INTERVIEW WITH MILLICENT BORGES
BY ELLEN LEWIS
Where are you from? Where are you now?
I was born in Long Beach, CA and after living in downtown Los Angeles, Venice and a few semesters abroad in Paris and Prague, I now live in Topanga Canyon.
What are you working on now?
My day job is as a technical writer, but as far as my creative work goes, I have written articles for the Topanga Messenger (a local paper) and am also writing new poems. I continue to submit my work for publication and have a number of full-length manuscripts that I am circulating. I also work on grant applications.
Does your environment influence your writing?
Sometimes. You know. It depends. When I was in Prague, I wrote nothing of the city, but, like, a few years later, it was all I could write about. . . when I travel, I tend to take notes, then put those notes away for future reference. Now that I moved away from the "desert" of living on the beach of Venice for the past 12 years, for the first time ever, I have a backyard, so some plants and flower names are seeping into my poems. I am not ready to be known as the Garden Poet quite yet, but working alone, here, isolated from the noise of the colorful Boardwalk has made my work softer, quieter. At least I think so. We were in Rome over the holidays and I haven't written an Italian sonnet yet!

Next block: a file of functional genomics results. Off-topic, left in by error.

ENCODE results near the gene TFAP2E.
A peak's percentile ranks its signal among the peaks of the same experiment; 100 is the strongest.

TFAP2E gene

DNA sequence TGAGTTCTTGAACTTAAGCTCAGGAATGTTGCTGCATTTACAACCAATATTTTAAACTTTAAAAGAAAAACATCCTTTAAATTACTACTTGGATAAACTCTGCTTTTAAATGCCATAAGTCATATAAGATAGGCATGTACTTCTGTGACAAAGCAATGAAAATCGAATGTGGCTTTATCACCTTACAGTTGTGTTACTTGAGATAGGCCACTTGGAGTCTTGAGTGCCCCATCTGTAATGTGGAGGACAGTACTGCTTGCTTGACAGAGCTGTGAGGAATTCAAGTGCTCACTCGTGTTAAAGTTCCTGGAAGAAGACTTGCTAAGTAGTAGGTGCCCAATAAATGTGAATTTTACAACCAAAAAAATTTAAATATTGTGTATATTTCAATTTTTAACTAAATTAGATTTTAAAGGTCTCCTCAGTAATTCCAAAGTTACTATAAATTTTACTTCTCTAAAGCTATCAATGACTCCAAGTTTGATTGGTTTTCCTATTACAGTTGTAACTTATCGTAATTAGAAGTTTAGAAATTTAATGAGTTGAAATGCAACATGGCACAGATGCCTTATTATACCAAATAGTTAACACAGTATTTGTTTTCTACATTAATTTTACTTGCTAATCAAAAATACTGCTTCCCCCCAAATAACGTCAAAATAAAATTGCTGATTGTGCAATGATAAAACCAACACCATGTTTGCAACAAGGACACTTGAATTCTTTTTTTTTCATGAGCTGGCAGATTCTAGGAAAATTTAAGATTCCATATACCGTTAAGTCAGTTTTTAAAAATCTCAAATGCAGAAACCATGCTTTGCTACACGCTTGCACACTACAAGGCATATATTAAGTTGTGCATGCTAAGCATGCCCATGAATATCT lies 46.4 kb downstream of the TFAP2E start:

What are your literary influences?
I read a lot. There are so many wonderful writers out there. As far as poets, I like the work of the following "modern" poets: Lynda Hull, Robert Lowell, Elizabeth Bishop, Ralph Angel, Carl Dennis, WS Merwin, David Huddle, CK Williams, Stephen Dunn, Stephen Sandy, Michael Harper, Maxine Kumin, CD Wright, Frank O'Hara, Wallace Stevens, there are too many to list here. As far as fiction goes, Charles Baxter, AS Byatt, Richard Ford, AM Homes, Richard Russo, Iris Murdock, Raymond Carver, Hemingway, F. Scott Fitzgerald, James Joyce, Wilkie Collins, Steinbeck...
What are you reading now?
I just finished Frank Conroy's essay collection: Dogs Bark, but the Caravan Rolls On: Observations from Then and Now. John Updike's The Early Stories. Old School, by Tobias Wolff and CK Williams' poems, The Singing, are waiting in the wings. I've been working on Robert Lowell's Collected Poems and Pound's collection, as well as Charles Baxter's Sal And Patsy since before the holidays.